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Referenced by
Citing PatentFiling datePublication dateApplicantTitle
US5460920 *Oct 6, 1994Oct 24, 1995Basf Lacke + Farben AktiengesellschaftPhotochemical or mechanical production of flexible printing plates
US5496685 *Sep 17, 1993Mar 5, 1996Chase Elastomer CorporationPhotosensitive compositions and elements for flexographic printing
US5851731 *Sep 9, 1996Dec 22, 1998M. A. Hanna CompanyComposition for the manufacture of flexographic printing plates
US6017679 *Sep 10, 1998Jan 25, 2000M.A. Hanna CompanyComposition for the manufacture of flexographic printing plates
US6326127 *Dec 16, 1999Dec 4, 2001Kraton Polymers U.S. LlcPhoto-curable polymer composition and flexographic printing plates containing the same
EP1757981A1Aug 26, 2005Feb 28, 2007Agfa Graphics N.V.Photopolymer printing plate precursor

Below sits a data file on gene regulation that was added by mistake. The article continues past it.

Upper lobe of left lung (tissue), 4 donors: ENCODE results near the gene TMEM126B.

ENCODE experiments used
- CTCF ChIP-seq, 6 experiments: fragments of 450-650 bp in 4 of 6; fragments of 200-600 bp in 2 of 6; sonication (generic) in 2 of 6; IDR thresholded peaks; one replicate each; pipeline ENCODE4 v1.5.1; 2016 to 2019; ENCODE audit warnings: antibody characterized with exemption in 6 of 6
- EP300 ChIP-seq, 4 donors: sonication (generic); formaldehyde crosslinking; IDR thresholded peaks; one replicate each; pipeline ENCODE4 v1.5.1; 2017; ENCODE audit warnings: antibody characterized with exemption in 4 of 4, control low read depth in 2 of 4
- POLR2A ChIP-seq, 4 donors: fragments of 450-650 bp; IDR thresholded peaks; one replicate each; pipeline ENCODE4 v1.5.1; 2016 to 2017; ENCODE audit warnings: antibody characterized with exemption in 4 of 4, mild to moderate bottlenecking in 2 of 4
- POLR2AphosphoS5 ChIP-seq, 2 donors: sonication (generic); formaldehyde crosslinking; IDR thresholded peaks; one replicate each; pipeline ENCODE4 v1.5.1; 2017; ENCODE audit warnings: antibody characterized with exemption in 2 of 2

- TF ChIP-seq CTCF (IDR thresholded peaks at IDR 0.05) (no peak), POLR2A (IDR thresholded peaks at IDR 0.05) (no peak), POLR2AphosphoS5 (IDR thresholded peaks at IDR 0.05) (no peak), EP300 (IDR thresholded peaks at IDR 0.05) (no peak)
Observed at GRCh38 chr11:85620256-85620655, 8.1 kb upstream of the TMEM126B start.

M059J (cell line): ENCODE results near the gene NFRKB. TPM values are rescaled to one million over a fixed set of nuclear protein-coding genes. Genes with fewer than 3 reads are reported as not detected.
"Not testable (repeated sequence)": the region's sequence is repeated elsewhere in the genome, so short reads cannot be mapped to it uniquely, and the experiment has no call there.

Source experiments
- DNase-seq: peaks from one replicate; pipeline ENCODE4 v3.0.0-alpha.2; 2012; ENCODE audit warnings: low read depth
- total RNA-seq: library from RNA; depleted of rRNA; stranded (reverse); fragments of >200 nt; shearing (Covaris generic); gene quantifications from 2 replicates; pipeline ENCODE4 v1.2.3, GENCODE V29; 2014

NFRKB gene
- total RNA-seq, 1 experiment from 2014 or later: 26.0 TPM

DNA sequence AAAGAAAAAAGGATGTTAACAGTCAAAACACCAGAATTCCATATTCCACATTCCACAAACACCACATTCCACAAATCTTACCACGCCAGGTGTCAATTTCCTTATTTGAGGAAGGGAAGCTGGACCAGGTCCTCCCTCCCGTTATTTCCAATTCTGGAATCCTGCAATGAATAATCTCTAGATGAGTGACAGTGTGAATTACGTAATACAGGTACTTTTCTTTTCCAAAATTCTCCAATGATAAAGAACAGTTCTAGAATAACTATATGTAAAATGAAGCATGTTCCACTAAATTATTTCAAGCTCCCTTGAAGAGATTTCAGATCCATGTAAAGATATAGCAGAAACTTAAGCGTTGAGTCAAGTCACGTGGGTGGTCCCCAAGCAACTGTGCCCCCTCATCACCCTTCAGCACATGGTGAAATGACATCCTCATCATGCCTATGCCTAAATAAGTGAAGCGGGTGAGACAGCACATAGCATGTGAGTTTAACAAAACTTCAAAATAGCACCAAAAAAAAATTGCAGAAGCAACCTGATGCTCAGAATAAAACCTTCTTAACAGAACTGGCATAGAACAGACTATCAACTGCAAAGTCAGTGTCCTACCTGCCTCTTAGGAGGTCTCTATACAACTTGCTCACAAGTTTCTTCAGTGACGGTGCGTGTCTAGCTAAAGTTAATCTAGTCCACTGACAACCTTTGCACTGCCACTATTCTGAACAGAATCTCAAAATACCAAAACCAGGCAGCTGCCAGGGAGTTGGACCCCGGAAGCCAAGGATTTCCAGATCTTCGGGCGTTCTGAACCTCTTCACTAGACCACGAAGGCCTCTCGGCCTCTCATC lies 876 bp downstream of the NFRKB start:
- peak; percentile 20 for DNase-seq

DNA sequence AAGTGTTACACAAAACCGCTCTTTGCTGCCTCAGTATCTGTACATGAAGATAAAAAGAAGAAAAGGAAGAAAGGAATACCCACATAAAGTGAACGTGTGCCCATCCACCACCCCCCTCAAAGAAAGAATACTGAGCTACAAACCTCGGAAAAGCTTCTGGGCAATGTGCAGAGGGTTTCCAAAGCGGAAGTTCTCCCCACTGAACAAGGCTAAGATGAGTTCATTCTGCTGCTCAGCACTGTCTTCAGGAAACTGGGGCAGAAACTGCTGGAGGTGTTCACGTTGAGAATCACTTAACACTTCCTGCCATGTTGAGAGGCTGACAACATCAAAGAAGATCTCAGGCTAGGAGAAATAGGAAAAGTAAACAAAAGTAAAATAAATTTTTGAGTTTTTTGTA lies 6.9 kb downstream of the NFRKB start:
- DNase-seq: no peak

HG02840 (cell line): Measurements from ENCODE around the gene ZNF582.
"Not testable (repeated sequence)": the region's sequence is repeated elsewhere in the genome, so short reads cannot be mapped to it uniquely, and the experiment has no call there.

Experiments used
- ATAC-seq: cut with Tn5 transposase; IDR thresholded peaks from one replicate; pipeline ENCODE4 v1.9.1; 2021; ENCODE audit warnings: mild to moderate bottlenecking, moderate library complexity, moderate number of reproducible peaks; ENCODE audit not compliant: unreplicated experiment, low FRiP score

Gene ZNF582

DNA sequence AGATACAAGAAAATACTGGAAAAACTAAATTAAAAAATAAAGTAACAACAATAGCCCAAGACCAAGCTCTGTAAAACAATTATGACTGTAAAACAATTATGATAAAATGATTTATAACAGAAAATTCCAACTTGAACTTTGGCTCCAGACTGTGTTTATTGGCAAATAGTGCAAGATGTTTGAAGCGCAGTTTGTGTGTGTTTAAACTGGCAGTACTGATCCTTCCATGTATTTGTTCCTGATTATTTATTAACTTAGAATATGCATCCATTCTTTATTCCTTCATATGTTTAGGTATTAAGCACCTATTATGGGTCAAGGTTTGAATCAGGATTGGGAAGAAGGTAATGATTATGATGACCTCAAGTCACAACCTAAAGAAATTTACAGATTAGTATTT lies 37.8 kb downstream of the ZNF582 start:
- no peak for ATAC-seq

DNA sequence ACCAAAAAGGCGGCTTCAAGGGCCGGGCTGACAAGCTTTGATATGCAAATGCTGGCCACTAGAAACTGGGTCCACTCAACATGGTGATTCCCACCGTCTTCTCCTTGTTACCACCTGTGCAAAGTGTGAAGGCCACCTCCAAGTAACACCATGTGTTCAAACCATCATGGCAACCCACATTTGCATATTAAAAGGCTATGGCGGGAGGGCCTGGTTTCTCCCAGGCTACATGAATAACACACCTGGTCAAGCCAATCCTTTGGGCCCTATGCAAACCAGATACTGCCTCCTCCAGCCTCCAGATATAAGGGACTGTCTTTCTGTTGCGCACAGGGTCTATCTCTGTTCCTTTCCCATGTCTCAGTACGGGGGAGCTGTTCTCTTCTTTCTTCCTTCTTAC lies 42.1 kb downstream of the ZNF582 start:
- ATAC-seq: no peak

Classifications
U.S. Classification430/285.1, 430/306, 430/325, 430/328, 522/106, 430/309
International ClassificationC08F287/00, G03F7/00, G03F7/031, G03F7/075, G03F7/033, G03F7/027
Cooperative ClassificationC08F287/00, G03F7/027, G03F7/075
European ClassificationG03F7/027, C08F287/00, G03F7/075
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Effective date: 19910108
Dec 26, 1996REMIMaintenance fee reminder mailed
May 18, 1997LAPSLapse for failure to pay maintenance fees
Jul 29, 1997FPExpired due to failure to pay maintenance fee
Effective date: 19970521